Sunday, November 6, 2011

The Best and Worst of Our Lives

Last month my friend Aimee attended the Texas Book Festival in Austin, TX and made detailed reports about it on her Facebook wall. It sounded like a wonderful festival, and Aimee enjoyed herself immensely. Out of all the things she posted, one thing in particular stood out to me, and I'm bringing it here to you all today. 

During the festival, author Chuck Klosterman was asked the following question:
Imagine it's several hundred or a thousand years in the future, our civilization is gone and alien anthropologists and archeologists are excavating the earth and finding artifacts of our popular culture. What would be the worst thing you hope they would find and the best?
This is how Aimee documented his response:
Klosterman had some great answers. First he said the best thing would be his apartment, in tact, so that future beings would use that as a blueprint to base their own lives on. Then he said he'd give some more serious answers. He said the worst thing would be Tucker Max's book (Assholes Finish First), because that's such an untrue version of what the world is like and it would be a shame for them to think it was a real reflection on us. The best would be The Beatles' movie Hard Days Night, because they might think that we were all charming and happy. He said it all much better, but I didn't want to be rude and take notes while I was in there.
 Ever since I read this, I haven't been able to let go of the question. I have rolled this around in my head, each time adding to the lists, defending my answers, taking from the lists when my defense was stupid. But what I can't do is narrow the question down to just two answers, one best thing and one worst thing. I've never been the kind of person who can answer these kinds of questions succinctly. In a situation where I have to make a decision between two things, I can certainly decide for myself which of the two is the most beneficial. But when the selection pool is everything in the world, well I'm not so good at narrowing it down. Being a geek, I have a lot of hobbies and interests, and there are far too many things in the world I find fascinating. Add to that the fact that I'm opinionated (yes I know you're shocked), and that I spend a great deal of time assessing and reassessing the value things bring to society, and you can understand that I have things on both sides of the question that I feel strongly about.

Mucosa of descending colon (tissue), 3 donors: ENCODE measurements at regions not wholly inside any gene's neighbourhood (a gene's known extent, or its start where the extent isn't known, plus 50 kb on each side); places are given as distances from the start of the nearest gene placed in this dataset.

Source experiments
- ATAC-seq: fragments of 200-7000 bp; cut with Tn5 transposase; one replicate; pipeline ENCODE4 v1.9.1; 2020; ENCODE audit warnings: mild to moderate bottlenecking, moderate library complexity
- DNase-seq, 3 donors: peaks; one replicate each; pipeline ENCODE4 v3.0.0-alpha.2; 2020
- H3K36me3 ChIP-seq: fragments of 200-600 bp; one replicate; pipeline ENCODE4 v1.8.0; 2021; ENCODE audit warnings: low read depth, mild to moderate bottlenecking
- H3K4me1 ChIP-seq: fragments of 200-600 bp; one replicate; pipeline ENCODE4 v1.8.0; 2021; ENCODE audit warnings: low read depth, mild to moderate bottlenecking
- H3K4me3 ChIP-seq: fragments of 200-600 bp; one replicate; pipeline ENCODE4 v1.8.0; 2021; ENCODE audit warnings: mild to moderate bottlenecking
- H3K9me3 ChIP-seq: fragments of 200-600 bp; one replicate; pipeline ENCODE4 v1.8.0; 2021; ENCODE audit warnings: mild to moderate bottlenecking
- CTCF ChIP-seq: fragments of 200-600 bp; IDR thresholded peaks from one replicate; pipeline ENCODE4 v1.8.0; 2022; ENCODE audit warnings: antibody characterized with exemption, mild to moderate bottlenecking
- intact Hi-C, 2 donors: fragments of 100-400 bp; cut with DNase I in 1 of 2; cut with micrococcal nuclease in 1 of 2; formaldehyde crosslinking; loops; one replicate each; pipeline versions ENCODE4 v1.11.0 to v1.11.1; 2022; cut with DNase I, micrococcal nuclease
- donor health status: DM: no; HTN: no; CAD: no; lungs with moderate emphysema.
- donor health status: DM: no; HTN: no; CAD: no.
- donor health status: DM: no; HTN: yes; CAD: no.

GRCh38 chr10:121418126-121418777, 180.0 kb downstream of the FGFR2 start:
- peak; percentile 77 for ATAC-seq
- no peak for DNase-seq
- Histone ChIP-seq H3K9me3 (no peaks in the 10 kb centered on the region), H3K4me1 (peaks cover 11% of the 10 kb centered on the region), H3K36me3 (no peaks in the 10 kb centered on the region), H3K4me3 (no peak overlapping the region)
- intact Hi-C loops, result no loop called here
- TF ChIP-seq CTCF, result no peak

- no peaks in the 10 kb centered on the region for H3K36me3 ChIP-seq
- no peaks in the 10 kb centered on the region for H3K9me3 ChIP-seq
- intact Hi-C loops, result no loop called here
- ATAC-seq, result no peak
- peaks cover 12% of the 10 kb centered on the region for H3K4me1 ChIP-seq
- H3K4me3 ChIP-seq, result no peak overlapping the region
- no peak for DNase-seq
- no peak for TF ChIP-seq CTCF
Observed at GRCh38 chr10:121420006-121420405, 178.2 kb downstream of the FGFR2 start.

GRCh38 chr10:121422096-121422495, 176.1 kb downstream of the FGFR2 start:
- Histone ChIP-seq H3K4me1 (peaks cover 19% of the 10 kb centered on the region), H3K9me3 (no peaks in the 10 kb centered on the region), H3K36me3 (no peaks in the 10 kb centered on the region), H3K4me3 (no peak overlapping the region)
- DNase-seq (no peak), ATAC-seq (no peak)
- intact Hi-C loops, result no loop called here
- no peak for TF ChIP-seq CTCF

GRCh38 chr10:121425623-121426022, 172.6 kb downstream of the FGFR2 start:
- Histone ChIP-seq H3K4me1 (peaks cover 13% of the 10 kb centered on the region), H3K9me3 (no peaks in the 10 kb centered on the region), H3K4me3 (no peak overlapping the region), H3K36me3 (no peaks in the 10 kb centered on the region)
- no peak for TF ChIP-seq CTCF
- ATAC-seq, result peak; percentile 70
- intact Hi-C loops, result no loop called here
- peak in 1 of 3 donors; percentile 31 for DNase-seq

So after an epic internal debate, I have whittled my lists down significantly. Since the question says "our popular culture," I have decided to only include things in the 20th and 21st centuries, as anything older than that is no longer pop culture but considered classics. 

The Best: